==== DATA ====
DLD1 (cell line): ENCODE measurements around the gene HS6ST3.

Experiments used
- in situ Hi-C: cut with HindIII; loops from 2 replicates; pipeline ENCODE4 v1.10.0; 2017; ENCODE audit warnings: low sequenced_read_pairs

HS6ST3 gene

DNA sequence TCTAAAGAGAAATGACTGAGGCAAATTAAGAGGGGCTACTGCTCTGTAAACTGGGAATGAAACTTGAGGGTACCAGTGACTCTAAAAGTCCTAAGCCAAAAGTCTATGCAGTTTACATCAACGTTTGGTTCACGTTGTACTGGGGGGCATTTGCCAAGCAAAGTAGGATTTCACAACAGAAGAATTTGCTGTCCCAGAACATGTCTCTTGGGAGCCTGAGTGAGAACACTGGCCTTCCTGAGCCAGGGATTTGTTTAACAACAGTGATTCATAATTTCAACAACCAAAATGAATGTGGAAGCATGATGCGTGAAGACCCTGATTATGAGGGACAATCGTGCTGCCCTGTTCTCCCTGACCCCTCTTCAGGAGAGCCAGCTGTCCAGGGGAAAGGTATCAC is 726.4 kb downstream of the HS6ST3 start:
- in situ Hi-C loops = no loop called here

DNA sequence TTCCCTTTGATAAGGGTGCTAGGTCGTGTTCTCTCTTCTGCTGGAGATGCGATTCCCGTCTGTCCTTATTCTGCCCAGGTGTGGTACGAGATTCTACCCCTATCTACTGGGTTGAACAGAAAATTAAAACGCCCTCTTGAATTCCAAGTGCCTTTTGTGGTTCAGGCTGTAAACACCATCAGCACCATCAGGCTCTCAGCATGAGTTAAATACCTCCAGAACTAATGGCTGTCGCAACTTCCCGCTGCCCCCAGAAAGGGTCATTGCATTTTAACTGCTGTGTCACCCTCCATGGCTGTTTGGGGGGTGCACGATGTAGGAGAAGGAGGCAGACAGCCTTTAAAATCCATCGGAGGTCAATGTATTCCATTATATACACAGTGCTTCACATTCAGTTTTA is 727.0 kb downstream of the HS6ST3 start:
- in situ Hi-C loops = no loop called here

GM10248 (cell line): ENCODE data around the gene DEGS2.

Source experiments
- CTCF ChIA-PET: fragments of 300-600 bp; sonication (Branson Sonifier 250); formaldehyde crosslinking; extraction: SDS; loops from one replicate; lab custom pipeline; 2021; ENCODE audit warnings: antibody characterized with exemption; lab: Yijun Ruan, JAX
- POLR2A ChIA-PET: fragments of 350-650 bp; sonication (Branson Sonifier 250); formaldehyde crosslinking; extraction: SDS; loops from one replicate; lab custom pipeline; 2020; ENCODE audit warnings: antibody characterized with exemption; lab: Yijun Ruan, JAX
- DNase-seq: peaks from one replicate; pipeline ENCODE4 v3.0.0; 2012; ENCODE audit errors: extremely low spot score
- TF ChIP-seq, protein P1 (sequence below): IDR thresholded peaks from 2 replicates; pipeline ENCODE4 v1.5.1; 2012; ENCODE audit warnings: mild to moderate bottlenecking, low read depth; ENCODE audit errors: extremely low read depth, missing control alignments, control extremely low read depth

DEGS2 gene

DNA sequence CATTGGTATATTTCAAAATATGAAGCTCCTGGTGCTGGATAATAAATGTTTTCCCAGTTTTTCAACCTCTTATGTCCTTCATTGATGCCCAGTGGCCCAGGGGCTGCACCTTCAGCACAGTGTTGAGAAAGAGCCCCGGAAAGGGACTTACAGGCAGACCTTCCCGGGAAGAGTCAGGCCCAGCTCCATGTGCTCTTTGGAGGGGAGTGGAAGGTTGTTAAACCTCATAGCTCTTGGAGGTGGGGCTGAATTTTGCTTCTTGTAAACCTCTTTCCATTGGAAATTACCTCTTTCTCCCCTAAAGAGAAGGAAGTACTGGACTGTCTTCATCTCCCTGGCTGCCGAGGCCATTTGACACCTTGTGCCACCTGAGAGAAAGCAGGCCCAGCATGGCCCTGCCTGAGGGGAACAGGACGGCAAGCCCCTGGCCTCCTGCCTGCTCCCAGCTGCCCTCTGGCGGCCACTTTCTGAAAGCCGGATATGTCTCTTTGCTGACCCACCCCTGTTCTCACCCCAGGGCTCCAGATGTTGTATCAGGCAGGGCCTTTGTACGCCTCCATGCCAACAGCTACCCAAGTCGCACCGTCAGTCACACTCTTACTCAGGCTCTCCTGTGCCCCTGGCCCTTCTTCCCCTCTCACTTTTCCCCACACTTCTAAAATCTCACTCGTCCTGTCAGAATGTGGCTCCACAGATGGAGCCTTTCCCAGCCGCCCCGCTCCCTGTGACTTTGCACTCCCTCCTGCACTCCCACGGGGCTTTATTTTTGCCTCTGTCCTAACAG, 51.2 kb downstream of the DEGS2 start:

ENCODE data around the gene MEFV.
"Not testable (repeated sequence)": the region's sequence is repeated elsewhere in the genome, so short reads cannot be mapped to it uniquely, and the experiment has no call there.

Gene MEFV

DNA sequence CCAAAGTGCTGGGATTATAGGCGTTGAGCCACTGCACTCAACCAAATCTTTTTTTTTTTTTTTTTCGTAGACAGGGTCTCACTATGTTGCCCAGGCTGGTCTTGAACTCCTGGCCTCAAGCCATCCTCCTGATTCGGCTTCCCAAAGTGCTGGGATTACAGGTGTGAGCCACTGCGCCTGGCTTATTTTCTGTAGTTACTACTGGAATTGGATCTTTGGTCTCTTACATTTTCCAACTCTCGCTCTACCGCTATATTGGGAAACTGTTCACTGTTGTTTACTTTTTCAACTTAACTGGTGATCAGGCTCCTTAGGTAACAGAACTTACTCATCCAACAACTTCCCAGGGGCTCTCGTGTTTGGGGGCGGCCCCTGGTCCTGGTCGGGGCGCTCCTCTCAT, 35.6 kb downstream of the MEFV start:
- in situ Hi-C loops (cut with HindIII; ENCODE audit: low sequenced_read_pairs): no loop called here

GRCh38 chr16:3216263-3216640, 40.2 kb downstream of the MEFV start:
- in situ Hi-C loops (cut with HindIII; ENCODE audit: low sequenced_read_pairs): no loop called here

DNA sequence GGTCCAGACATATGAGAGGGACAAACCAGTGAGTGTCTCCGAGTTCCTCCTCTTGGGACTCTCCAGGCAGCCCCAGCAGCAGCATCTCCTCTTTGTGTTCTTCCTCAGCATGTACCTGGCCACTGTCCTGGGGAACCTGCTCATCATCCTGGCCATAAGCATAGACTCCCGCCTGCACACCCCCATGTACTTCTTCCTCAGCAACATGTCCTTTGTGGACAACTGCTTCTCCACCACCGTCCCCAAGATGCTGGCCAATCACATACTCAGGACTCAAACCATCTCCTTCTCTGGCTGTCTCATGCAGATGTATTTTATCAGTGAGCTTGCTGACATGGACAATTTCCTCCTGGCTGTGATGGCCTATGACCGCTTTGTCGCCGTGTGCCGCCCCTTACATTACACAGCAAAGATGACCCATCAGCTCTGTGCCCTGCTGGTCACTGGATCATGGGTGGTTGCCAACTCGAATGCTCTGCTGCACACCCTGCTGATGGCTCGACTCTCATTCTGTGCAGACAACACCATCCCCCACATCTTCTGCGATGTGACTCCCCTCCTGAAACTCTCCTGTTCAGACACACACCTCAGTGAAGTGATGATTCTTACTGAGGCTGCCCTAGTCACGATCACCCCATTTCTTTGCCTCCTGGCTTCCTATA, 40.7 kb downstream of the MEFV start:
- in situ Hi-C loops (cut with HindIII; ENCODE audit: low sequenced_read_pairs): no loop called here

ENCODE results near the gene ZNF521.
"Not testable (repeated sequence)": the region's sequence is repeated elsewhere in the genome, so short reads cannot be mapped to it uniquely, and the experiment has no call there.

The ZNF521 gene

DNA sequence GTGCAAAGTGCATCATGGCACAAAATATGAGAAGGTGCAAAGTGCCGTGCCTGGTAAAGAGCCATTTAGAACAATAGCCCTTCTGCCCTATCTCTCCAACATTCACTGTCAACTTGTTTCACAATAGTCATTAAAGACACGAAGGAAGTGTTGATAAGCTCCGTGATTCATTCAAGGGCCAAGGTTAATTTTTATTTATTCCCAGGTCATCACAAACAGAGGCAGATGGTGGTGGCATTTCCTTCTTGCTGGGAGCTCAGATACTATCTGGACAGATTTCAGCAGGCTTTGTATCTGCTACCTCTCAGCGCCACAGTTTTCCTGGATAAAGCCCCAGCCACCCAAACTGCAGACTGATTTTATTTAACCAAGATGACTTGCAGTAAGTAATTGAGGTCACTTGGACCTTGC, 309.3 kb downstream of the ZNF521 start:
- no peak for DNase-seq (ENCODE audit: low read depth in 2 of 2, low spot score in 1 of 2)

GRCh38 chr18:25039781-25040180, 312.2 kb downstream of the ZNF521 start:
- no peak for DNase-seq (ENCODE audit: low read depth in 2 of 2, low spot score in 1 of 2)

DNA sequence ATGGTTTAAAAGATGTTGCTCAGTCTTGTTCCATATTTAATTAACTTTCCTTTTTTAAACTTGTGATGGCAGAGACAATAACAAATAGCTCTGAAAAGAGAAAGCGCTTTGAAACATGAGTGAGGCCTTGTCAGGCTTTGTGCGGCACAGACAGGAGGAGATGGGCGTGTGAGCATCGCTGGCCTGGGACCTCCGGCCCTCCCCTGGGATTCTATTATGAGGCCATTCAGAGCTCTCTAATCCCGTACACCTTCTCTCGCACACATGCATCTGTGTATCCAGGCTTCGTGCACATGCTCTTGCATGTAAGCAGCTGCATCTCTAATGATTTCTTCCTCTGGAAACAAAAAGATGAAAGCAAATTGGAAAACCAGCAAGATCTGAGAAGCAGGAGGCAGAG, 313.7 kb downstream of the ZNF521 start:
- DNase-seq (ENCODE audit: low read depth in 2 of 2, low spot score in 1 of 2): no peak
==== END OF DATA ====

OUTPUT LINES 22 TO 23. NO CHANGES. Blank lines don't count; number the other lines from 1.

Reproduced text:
GRCh38 chr16:3216263-3216640, 40.2 kb downstream of the MEFV start:
- in situ Hi-C loops (cut with HindIII; ENCODE audit: low sequenced_read_pairs): no loop called here